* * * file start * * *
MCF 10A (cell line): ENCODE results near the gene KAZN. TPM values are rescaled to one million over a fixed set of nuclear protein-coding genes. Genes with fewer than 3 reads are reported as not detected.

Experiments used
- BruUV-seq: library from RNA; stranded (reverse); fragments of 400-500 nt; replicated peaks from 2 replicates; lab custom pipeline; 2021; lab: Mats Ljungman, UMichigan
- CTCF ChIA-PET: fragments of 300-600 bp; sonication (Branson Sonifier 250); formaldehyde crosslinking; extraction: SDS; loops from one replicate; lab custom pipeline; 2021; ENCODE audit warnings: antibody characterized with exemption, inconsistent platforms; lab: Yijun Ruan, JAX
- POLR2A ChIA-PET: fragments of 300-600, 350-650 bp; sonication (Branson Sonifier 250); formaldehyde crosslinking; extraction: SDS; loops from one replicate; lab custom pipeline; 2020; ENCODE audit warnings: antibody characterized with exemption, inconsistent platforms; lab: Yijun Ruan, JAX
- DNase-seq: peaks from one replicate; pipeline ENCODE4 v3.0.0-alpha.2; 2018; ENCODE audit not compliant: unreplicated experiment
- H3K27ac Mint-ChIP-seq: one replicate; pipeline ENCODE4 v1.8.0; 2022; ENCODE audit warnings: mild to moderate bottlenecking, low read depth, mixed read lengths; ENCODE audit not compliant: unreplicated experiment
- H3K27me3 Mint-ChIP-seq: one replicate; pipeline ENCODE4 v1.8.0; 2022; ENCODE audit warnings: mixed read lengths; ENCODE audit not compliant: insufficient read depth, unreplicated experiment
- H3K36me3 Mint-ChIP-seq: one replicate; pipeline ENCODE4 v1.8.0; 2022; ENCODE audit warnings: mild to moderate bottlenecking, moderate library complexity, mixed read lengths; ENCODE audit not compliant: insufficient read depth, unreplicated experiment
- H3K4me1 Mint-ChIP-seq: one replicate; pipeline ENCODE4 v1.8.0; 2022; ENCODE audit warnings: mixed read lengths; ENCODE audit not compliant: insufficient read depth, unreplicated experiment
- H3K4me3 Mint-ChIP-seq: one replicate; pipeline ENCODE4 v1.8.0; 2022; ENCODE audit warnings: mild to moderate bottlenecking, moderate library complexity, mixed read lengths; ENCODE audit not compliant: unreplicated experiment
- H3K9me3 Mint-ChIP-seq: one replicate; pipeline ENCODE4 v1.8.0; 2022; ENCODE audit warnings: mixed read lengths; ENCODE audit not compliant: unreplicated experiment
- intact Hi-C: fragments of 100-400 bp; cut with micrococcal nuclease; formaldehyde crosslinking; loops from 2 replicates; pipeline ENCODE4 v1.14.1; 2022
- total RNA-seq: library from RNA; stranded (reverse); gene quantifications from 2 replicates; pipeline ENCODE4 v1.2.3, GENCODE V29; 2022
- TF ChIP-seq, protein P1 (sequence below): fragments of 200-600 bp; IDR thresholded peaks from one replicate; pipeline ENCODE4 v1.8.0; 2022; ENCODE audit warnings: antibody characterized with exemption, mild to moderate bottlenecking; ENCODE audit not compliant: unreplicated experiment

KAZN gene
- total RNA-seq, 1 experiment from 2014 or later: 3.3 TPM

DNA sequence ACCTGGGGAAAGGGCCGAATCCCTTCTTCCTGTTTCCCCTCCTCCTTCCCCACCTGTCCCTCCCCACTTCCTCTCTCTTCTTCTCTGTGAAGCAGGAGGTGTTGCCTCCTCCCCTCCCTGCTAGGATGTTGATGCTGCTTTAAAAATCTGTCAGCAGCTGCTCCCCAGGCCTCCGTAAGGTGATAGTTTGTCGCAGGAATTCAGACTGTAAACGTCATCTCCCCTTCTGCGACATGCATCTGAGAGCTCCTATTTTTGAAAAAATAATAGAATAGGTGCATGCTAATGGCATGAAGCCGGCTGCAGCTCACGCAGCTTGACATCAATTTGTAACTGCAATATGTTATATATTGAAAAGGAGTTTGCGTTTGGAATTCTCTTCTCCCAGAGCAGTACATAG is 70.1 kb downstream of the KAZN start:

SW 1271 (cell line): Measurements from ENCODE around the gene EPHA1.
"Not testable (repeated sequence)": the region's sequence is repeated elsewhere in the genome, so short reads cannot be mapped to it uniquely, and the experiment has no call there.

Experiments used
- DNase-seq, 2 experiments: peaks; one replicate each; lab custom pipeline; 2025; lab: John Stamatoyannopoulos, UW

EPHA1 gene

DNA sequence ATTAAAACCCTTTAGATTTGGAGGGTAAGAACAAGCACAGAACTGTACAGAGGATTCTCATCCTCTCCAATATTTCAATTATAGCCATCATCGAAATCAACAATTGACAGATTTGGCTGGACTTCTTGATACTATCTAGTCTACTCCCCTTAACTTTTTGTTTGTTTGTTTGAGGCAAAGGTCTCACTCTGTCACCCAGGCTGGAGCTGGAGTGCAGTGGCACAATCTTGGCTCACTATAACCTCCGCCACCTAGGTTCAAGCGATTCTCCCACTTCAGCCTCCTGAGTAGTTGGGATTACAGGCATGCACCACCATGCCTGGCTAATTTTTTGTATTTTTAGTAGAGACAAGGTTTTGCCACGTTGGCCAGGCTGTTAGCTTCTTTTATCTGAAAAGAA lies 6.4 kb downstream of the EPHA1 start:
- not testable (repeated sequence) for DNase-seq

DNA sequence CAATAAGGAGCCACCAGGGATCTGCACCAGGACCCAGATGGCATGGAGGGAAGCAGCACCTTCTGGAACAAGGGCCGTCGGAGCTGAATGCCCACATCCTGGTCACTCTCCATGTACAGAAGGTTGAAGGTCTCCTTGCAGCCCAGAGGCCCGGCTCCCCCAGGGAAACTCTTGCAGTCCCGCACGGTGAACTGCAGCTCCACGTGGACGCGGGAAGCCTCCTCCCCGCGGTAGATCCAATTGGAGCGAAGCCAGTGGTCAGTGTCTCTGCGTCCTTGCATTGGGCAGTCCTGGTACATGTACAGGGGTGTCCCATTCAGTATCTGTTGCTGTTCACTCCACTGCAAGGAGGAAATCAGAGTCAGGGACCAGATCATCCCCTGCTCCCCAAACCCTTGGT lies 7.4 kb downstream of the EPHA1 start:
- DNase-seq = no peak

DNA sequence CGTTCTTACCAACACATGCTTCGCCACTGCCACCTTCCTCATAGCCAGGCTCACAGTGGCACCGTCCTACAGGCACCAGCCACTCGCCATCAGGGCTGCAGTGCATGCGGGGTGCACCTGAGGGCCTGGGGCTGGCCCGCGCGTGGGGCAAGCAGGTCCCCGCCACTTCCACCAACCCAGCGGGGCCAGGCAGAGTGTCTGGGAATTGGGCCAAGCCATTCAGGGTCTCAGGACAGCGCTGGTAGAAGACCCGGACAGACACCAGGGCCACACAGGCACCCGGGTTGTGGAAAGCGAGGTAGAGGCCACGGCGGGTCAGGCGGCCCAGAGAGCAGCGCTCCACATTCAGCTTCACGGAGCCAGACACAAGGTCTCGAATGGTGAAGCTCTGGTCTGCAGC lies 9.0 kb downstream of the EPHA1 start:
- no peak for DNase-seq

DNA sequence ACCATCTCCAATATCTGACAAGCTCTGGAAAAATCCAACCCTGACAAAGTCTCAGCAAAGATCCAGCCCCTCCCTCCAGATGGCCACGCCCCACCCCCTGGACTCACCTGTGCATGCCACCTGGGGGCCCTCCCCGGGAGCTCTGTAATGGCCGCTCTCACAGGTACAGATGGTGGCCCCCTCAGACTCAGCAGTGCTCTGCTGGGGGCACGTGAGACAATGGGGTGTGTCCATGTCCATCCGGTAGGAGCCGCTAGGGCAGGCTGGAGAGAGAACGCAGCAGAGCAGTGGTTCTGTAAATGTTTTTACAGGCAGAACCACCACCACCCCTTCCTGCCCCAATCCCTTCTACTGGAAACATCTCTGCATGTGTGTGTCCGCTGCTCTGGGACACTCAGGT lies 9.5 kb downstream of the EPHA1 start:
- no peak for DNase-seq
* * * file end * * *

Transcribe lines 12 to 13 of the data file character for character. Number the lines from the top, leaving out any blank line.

- H3K9me3 Mint-ChIP-seq: one replicate; pipeline ENCODE4 v1.8.0; 2022; ENCODE audit warnings: mixed read lengths; ENCODE audit not compliant: unreplicated experiment
- intact Hi-C: fragments of 100-400 bp; cut with micrococcal nuclease; formaldehyde crosslinking; loops from 2 replicates; pipeline ENCODE4 v1.14.1; 2022